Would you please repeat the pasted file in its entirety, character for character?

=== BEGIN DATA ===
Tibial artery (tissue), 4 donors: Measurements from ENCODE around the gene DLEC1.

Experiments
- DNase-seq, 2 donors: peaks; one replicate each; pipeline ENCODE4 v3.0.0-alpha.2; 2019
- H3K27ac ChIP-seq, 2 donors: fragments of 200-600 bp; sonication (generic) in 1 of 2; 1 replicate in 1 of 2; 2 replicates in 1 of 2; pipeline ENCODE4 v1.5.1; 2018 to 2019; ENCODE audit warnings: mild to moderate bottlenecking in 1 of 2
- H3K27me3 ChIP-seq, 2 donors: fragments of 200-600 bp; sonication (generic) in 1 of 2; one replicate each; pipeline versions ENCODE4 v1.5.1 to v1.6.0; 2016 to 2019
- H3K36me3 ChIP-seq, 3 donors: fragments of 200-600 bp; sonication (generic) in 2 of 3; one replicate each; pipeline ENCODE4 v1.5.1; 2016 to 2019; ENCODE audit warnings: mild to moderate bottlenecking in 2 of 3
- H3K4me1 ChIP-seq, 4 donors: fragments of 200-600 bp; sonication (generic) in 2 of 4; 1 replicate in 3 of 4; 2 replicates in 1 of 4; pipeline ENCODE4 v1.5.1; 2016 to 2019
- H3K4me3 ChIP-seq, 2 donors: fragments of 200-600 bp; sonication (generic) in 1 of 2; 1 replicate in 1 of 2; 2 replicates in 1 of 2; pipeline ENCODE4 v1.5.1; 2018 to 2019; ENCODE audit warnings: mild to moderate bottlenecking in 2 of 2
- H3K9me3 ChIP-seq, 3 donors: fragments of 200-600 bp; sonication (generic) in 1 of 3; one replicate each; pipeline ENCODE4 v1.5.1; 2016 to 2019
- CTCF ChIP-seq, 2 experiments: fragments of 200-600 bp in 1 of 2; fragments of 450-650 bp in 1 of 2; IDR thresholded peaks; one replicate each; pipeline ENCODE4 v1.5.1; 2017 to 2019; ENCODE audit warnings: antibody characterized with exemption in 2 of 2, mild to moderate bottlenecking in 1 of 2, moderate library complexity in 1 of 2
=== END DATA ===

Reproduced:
Tibial artery (tissue), 4 donors: Measurements from ENCODE around the gene DLEC1.

Experiments
- DNase-seq, 2 donors: peaks; one replicate each; pipeline ENCODE4 v3.0.0-alpha.2; 2019
- H3K27ac ChIP-seq, 2 donors: fragments of 200-600 bp; sonication (generic) in 1 of 2; 1 replicate in 1 of 2; 2 replicates in 1 of 2; pipeline ENCODE4 v1.5.1; 2018 to 2019; ENCODE audit warnings: mild to moderate bottlenecking in 1 of 2
- H3K27me3 ChIP-seq, 2 donors: fragments of 200-600 bp; sonication (generic) in 1 of 2; one replicate each; pipeline versions ENCODE4 v1.5.1 to v1.6.0; 2016 to 2019
- H3K36me3 ChIP-seq, 3 donors: fragments of 200-600 bp; sonication (generic) in 2 of 3; one replicate each; pipeline ENCODE4 v1.5.1; 2016 to 2019; ENCODE audit warnings: mild to moderate bottlenecking in 2 of 3
- H3K4me1 ChIP-seq, 4 donors: fragments of 200-600 bp; sonication (generic) in 2 of 4; 1 replicate in 3 of 4; 2 replicates in 1 of 4; pipeline ENCODE4 v1.5.1; 2016 to 2019
- H3K4me3 ChIP-seq, 2 donors: fragments of 200-600 bp; sonication (generic) in 1 of 2; 1 replicate in 1 of 2; 2 replicates in 1 of 2; pipeline ENCODE4 v1.5.1; 2018 to 2019; ENCODE audit warnings: mild to moderate bottlenecking in 2 of 2
- H3K9me3 ChIP-seq, 3 donors: fragments of 200-600 bp; sonication (generic) in 1 of 3; one replicate each; pipeline ENCODE4 v1.5.1; 2016 to 2019
- CTCF ChIP-seq, 2 experiments: fragments of 200-600 bp in 1 of 2; fragments of 450-650 bp in 1 of 2; IDR thresholded peaks; one replicate each; pipeline ENCODE4 v1.5.1; 2017 to 2019; ENCODE audit warnings: antibody characterized with exemption in 2 of 2, mild to moderate bottlenecking in 1 of 2, moderate library complexity in 1 of 2